I am a secondary school teacher and feel like I sometimes have sole responsibility for the 250 children in my care. Schools were supposed to deliver six to seven hours of education every day. Instead, teachers like me have become responsible for everything from feeding and personal hygiene to buying pupils stationery and even clothes.
Since schooling became mandatory in the 19th century, the traditional family has been disrupted — leaving schools to pick up the pieces. Whether a household is a single-parent family or dual income is irrelevant — the high cost of living means that there is often no one with the time to take care of the children’s education and wellbeing.
When schooling first became mandatory, many families objected to strangers effectively being given custody of their children for nearly half of their waking hours. Today, the situation has been reversed, with parents having to rely more and more on teachers to perform the role that families would traditionally fulfil.
It is high time for schools and teachers to be given more funding and support, so they can work with busy parents to provide the rounded education that children need. Otherwise, a crumbling education system will mean thousands of children will receive a poor start in life, and the UK’s future economic competitiveness will suffer.
This isn’t about bad parenting. Rather there are many UK parents who simply do not have the resources, whether time, emotional or financial, to be the kind of parent their children need. They have almost no choice but to rely on schools to take over.
Even as families have changed, schools have remained fundamentally similar those of half a century ago when children were likely to have had a stay-at-home mum, a dad who worked a steady nine-to-five, and extended family nearby.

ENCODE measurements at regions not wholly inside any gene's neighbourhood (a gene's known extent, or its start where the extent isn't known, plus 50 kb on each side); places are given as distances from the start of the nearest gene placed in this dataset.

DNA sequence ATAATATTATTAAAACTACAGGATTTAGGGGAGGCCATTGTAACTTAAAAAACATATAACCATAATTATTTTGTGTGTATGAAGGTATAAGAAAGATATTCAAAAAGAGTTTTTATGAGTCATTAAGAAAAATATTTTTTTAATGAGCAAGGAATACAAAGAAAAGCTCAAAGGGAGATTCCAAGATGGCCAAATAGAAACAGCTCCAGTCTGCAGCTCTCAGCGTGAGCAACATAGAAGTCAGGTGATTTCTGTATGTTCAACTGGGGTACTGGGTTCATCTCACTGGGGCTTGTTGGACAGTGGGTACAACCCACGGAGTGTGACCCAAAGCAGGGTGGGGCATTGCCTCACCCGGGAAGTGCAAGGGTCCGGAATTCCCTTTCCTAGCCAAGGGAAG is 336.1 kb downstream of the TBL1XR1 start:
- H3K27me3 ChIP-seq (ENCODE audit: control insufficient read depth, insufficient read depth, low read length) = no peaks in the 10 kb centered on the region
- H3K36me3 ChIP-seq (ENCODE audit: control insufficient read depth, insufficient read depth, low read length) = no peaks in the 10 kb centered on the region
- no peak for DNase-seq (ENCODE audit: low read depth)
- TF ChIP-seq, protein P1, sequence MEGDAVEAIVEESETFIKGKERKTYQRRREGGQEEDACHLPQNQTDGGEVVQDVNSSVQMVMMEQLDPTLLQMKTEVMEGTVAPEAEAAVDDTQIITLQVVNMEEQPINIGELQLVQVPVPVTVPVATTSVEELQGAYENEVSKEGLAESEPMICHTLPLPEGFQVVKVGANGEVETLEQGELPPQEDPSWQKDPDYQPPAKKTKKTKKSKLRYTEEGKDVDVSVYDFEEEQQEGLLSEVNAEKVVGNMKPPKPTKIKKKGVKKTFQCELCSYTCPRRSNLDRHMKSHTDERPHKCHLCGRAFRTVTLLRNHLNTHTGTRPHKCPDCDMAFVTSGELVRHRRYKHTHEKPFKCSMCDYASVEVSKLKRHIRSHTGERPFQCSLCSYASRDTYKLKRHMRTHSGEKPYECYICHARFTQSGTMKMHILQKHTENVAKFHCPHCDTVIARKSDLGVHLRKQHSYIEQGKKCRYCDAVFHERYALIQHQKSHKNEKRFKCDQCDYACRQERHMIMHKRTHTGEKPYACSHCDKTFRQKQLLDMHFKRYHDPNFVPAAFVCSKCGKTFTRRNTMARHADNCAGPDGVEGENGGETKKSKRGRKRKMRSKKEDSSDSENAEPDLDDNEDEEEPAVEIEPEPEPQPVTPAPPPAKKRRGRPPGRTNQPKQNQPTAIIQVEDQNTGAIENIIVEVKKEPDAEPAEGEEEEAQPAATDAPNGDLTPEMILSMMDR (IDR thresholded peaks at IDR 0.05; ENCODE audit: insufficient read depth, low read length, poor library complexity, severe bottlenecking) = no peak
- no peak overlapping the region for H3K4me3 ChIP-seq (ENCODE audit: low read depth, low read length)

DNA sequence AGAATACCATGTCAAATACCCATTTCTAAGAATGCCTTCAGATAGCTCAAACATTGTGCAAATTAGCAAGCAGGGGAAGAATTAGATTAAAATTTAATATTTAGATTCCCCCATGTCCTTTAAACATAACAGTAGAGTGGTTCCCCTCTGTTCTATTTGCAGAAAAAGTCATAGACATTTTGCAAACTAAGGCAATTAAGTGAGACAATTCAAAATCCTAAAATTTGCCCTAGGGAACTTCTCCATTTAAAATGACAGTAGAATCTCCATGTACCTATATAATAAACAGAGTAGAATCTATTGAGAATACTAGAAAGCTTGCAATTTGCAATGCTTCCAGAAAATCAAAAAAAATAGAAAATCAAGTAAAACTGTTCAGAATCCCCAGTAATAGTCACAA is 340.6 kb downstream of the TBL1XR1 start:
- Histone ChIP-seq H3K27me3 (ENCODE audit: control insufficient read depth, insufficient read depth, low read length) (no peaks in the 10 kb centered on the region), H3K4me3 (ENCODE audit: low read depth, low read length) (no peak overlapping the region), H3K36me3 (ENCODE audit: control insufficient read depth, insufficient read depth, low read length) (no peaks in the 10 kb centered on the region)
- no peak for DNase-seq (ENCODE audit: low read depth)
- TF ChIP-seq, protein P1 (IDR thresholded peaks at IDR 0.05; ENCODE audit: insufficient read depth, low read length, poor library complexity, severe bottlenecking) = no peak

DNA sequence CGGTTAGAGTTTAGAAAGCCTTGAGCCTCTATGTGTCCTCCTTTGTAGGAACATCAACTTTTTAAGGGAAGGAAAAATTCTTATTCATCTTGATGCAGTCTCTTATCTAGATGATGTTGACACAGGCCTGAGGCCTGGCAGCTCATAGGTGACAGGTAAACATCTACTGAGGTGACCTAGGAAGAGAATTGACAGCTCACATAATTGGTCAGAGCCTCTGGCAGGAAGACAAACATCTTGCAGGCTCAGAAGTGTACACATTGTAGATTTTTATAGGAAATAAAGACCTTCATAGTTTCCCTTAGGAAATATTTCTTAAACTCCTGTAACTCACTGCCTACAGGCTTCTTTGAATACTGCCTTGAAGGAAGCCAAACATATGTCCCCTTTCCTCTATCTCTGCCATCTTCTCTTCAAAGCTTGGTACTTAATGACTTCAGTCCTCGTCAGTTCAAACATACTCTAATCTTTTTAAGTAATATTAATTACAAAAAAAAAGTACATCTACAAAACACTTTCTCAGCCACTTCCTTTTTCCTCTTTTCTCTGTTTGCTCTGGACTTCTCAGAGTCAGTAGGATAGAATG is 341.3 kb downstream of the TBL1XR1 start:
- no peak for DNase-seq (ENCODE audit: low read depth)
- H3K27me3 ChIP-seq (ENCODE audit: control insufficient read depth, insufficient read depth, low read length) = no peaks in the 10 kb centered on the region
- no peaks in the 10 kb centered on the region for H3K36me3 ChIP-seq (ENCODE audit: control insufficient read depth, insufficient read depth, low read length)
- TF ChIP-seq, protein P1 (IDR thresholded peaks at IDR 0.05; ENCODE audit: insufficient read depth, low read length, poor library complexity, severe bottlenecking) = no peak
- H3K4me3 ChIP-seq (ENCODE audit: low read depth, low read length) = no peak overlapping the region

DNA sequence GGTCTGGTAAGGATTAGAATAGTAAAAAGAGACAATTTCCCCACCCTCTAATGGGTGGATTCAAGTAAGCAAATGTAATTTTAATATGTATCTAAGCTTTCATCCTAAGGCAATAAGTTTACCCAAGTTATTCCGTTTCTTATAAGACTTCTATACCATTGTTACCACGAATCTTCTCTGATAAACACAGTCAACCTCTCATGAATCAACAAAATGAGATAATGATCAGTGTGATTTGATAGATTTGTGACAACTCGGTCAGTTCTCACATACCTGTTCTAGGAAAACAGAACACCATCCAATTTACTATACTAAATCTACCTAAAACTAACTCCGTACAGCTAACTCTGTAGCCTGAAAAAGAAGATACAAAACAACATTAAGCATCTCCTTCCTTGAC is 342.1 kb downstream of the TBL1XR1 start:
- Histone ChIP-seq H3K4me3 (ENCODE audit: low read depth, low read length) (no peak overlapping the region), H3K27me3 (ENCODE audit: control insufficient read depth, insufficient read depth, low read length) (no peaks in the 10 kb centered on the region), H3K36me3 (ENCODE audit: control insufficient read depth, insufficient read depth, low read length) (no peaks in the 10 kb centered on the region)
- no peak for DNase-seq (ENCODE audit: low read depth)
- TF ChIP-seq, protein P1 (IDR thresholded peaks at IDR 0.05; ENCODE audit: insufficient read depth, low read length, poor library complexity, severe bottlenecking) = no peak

The contemporary needs of today’s children are not always being met. The problem is clearest at the sharp end, with students in pupil referral units increasing by 41.8 per cent since 2012.
More broadly, pupil to teacher ratios have increased across the board, to 16.4 across all schools. This is not as low as it appears, since the figures include rural areas where class sizes are very small. I regularly teach classes of more than 30, with no teaching assistant.
The cuts in schools’ resources, and the simultaneous drop in parents’ ability to support their children’s development, are linked. Over the past decade, economic turmoil and the consequent austerity have meant that education budgets were slashed. Those same economic changes drove more parents into work and pushed those already employed to work even longer hours, often across multiple jobs.
I see many children who are essentially forced to live as independent adults — sometimes before they are even teenagers. They may wake up alone, with parents already at work, and return home to an empty house where they prepare their own dinner and often care for younger siblings. Those are not the worst cases: I once helped secure temporary accommodation for a family of five whose children attended my school.
At the start of the school year, I always shop for notepads and pens for the children in my classes, but in recent years I have also bought several pairs of school shoes. I’m fortunate that my personal circumstances allow me to pay for these things out of my own pocket — but not every teacher can. It falls to charities to provide essentials for the start of the school year, through things like pre-packed school backpacks.
We need to be very honest about what exactly we want from our state school system — and that needs to start at the top. It’s time to appoint an education secretary with a teaching background, or at a minimum, senior advisers who have experience in schools.
Busy, working parents need schools to run for longer hours — something that could be achieved within the existing system, with a mix of different types of staff and activities. Schools can be about more than just teachers following the curriculum — they can be educational hubs where children can learn, play, socialise and develop.
This would give all children access to the kind of cultural capital, life skills and networking ability that is currently reserved for the privileged few. We should also help parents better understand their roles through targeted parenting classes — something that many mums and dads ask for.
Britain is renowned globally for its education system — it is one of our steadiest exports. This is something we should preserve, not only for the sake of our economic competitiveness, but the life chances of all of our children.
The writer is a secondary school teacher, and a trustee of Who is Hussain, a London-based humanitarian charity